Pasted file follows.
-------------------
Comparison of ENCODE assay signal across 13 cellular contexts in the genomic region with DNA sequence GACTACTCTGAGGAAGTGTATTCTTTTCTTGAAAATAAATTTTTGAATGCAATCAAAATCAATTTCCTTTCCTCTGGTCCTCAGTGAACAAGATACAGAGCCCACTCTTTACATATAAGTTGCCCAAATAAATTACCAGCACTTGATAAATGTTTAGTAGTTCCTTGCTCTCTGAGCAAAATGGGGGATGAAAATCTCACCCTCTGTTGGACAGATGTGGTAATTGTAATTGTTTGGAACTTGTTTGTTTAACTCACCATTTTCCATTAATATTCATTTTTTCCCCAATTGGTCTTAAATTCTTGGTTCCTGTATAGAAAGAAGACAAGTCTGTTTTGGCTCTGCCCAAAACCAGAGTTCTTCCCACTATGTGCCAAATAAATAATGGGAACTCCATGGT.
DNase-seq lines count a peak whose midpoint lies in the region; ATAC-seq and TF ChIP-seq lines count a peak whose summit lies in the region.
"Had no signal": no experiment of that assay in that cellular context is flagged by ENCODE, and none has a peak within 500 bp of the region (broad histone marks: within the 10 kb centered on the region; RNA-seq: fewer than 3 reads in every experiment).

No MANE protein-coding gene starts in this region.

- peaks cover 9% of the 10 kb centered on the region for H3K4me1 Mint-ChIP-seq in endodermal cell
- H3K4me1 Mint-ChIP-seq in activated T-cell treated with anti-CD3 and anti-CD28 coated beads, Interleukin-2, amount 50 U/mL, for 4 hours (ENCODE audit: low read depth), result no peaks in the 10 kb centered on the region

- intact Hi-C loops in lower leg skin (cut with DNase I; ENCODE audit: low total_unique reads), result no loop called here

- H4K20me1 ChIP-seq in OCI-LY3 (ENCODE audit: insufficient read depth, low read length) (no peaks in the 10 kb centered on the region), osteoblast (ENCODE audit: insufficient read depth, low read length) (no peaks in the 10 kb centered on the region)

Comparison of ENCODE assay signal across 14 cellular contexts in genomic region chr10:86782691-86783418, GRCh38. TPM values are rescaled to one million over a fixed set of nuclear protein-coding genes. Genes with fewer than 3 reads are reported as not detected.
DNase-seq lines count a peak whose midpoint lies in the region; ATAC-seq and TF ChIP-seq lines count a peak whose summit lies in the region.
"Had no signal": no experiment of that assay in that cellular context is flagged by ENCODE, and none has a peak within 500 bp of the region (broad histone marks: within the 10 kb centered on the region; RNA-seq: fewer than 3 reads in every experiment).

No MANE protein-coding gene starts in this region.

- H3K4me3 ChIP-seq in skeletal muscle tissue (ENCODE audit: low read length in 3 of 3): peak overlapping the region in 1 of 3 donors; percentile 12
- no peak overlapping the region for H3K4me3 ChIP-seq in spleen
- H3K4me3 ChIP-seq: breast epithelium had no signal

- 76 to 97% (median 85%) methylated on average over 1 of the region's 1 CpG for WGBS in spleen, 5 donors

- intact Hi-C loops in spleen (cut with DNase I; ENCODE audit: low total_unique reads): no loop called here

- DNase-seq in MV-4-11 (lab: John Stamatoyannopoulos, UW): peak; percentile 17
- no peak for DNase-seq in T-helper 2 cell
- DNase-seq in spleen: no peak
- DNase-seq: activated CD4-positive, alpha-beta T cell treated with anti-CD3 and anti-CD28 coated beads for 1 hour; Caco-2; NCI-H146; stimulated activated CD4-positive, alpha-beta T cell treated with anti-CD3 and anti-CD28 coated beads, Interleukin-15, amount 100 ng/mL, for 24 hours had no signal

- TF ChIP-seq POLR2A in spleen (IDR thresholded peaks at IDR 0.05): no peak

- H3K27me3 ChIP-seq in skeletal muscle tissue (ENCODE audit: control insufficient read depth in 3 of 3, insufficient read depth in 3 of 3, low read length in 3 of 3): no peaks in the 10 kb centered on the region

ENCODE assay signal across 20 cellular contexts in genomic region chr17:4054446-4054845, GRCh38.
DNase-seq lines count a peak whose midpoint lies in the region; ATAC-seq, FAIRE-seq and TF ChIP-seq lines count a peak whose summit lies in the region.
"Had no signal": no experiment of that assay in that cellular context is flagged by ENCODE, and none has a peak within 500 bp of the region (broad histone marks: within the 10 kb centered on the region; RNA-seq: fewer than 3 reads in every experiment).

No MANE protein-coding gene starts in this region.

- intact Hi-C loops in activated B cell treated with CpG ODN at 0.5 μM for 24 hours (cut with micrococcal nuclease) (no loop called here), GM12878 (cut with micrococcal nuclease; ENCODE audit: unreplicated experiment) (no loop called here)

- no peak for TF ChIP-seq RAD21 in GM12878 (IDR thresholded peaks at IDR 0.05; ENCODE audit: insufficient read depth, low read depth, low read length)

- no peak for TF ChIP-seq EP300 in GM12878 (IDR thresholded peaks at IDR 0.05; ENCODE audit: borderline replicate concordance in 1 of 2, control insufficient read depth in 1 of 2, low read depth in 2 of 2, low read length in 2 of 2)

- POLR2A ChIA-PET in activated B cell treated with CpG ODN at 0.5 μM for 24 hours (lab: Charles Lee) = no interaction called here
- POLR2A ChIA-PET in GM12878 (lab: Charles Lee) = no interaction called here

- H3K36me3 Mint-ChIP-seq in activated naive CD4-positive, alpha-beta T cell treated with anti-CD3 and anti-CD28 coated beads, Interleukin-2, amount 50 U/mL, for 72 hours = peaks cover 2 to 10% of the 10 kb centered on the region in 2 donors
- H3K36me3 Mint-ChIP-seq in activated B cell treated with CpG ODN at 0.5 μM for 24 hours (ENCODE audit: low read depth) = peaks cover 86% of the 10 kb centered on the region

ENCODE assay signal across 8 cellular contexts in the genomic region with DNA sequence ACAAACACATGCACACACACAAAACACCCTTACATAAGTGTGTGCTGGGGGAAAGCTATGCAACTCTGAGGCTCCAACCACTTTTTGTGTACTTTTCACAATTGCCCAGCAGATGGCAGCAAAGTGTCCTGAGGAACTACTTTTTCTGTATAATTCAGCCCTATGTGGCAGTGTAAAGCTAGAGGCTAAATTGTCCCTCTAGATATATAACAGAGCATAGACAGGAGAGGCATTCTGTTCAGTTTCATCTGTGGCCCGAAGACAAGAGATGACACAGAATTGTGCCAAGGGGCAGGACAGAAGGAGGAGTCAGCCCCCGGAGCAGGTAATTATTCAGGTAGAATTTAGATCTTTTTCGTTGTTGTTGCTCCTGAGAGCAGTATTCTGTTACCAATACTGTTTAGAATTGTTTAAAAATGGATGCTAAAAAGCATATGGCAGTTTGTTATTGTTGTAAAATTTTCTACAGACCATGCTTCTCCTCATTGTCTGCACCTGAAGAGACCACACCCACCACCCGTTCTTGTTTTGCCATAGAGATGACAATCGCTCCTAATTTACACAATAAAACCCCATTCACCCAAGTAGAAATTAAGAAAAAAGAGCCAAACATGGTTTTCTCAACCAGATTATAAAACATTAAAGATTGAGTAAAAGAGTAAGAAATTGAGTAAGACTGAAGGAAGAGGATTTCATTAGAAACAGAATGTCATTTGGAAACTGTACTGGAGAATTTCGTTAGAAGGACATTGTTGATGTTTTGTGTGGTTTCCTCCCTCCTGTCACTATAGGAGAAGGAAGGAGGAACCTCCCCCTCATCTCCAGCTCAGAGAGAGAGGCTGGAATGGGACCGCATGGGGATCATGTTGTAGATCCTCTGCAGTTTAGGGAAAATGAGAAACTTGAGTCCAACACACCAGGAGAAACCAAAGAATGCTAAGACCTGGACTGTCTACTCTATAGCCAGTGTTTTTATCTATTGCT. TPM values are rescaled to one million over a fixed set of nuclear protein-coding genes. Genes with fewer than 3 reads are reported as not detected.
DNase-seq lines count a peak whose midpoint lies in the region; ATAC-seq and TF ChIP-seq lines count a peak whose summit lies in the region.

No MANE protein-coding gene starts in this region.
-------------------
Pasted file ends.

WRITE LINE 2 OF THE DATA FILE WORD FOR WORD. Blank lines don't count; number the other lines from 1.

DNase-seq lines count a peak whose midpoint lies in the region; ATAC-seq and TF ChIP-seq lines count a peak whose summit lies in the region.